Mirror, mirror on my Facebook wall...

Social networking enables users to document and catalogue events in their lives. Facebook is the diary of the 21st Century. The greater the amount of time social networkers are connected to their profiles it would seem that the greater the demand for them to update their profile picture.

Smart phones enable users to upload photographs of themselves, often immediately after the event and with many phones offering a front-facing camera it is fairly easy for them to take a photograph of themselves....a selfie.

This type of portrait photography has becoming so popular that 'selfie' was included in the Oxford English Dictionary in August 2013.
This genre of photography is particularly popular with teenagers, seeking reassurance and acceptance by having their image 'liked'. However this had also made them vulnerable to being 'hated'. An arm in shot or a mirror are a key indicator that a photograph is a selfie. Social media is enabling users to express themselves and make statements which, without this outlet, would remain unheard. This scenario presents the photographer also as subject and publisher, realising their own creative concept with no redress.

Photographs are no-longer considered events. They happen in an instant with little thought of the aesthetics. This self-portraiture is viewed as narcissistic especially since 30% of photographs taken by 18-24 year olds are 'selfies'. There are now fewer family album type photographs being taken. It is now difficult to establish a pictorial record of family groupings. There will always be a relative who doesn't like their photo taking and so will often stay out of shot.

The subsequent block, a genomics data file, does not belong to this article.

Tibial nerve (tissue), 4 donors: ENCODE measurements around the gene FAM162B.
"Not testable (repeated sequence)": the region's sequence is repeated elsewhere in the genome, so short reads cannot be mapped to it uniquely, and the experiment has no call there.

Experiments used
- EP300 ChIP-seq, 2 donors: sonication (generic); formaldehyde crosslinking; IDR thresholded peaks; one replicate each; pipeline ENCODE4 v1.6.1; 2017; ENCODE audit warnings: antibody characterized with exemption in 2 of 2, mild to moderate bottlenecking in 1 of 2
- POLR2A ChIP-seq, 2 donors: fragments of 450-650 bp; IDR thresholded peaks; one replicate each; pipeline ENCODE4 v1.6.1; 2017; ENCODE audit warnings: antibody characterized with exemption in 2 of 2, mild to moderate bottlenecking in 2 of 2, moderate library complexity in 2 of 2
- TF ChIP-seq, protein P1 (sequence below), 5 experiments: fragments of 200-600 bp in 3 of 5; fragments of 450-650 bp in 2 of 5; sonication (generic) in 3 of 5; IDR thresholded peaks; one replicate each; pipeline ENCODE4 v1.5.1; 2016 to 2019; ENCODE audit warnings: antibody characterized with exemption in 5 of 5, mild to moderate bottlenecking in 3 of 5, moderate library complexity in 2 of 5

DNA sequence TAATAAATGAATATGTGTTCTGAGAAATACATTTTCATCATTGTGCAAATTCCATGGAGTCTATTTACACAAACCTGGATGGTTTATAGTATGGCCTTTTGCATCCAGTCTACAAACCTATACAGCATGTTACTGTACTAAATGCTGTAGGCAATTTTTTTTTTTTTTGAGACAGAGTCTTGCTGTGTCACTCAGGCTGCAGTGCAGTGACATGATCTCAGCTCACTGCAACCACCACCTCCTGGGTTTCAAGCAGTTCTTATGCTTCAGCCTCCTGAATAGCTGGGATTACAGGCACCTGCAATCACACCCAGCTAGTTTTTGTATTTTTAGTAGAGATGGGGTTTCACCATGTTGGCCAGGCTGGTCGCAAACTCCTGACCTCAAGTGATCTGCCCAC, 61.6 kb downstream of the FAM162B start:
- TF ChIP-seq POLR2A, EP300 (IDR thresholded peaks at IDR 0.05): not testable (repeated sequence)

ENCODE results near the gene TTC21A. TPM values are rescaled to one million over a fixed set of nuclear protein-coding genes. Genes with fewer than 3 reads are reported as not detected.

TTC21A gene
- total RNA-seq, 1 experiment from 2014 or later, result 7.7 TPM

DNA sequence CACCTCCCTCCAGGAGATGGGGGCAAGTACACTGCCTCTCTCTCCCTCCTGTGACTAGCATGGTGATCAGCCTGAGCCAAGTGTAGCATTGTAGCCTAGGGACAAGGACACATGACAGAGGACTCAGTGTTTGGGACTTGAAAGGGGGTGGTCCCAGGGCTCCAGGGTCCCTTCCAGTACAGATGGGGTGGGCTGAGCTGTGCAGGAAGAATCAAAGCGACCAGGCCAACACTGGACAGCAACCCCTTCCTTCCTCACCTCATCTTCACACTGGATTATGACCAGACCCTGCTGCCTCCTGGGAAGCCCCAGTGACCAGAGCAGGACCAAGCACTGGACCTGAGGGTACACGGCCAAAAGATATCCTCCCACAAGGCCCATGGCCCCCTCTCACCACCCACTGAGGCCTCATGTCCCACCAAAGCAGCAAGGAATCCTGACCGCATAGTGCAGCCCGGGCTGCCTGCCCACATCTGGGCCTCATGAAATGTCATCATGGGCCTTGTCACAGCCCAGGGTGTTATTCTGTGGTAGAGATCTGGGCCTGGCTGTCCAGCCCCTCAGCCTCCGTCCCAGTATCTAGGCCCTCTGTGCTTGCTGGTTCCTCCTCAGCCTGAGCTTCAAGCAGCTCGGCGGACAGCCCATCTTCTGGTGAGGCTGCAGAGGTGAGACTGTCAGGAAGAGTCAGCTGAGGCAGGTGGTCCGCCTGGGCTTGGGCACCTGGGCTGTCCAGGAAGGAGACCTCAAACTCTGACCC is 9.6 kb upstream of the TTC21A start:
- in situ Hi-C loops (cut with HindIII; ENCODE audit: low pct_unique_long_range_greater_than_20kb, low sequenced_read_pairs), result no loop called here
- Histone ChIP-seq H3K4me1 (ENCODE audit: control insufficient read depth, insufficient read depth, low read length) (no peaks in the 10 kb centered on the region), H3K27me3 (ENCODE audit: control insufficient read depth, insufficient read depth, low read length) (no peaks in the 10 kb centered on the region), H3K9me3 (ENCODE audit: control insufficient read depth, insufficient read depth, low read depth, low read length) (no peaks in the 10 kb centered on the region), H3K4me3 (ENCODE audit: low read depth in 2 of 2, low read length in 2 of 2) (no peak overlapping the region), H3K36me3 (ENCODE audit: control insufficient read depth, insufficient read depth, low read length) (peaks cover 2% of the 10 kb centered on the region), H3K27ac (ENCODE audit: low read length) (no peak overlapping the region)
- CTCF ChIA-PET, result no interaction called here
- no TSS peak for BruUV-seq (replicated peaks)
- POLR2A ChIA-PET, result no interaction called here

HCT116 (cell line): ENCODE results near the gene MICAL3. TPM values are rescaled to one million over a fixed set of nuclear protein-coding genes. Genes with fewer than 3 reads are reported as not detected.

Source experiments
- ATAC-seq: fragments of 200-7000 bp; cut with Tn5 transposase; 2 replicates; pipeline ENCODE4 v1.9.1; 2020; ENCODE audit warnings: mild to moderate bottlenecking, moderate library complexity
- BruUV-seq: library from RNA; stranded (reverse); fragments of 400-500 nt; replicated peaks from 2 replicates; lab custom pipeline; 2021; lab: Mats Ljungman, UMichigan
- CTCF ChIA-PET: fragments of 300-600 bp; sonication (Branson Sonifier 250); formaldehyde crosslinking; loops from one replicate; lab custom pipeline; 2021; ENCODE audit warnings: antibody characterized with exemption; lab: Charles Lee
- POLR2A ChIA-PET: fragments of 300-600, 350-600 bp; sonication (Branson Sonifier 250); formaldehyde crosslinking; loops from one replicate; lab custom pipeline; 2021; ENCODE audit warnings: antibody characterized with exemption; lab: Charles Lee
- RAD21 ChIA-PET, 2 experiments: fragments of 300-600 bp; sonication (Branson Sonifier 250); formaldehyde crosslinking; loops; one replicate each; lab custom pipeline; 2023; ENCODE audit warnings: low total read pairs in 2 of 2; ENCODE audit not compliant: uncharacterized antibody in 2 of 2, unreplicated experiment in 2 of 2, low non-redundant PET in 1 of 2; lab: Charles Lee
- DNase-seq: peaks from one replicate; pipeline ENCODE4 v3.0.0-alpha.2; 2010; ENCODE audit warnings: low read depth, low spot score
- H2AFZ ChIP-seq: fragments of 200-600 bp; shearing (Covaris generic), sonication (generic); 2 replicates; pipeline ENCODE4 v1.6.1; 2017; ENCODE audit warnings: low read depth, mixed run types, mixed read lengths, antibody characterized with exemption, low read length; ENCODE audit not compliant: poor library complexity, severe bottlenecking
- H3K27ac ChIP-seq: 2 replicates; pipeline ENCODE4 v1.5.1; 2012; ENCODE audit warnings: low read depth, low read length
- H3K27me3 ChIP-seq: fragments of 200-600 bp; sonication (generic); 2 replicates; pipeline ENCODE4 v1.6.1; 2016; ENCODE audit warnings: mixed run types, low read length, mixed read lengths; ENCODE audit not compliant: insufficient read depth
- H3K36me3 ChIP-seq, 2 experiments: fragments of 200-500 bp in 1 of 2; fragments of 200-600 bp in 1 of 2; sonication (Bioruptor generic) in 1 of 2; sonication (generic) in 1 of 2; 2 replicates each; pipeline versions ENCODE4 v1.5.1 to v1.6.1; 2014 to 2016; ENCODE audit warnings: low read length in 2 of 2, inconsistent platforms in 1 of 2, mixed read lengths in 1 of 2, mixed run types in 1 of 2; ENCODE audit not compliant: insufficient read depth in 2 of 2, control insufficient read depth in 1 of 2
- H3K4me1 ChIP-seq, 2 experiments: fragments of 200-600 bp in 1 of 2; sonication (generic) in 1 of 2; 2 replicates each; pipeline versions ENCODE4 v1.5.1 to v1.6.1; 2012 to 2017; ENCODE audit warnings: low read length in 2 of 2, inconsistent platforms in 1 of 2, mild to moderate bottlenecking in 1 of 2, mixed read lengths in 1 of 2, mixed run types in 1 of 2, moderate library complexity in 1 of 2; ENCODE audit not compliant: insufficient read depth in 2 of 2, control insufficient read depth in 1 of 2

Selfies enable people to control the images that are released into the public domain, which can be very empowering. However for those who are obsessed with their image being accepted, it can consume their social life and damage self-esteem. The taking of the photograph becomes the occasion rather than the original reason for being there. I think that there are times when a selfie is perfectly acceptable, especially when you want to document your visit to a particular location or event and have no-one else to take the photograph for you.

Just as Narcissus died after falling in love with his own reflection, many risk their own social life by obsessing with taking too many photographs of themselves in order to maintain an ideal identity.

References
http://www.dailymail.co.uk/sciencetech/article-2401017/Selfies-damaging-leave-young-people-vulnerable-abuse-claims-psychologist.html

http://www.telegraph.co.uk/technology/news/10123875/Family-albums-fade-as-the-young-put-only-themselves-in-picture.html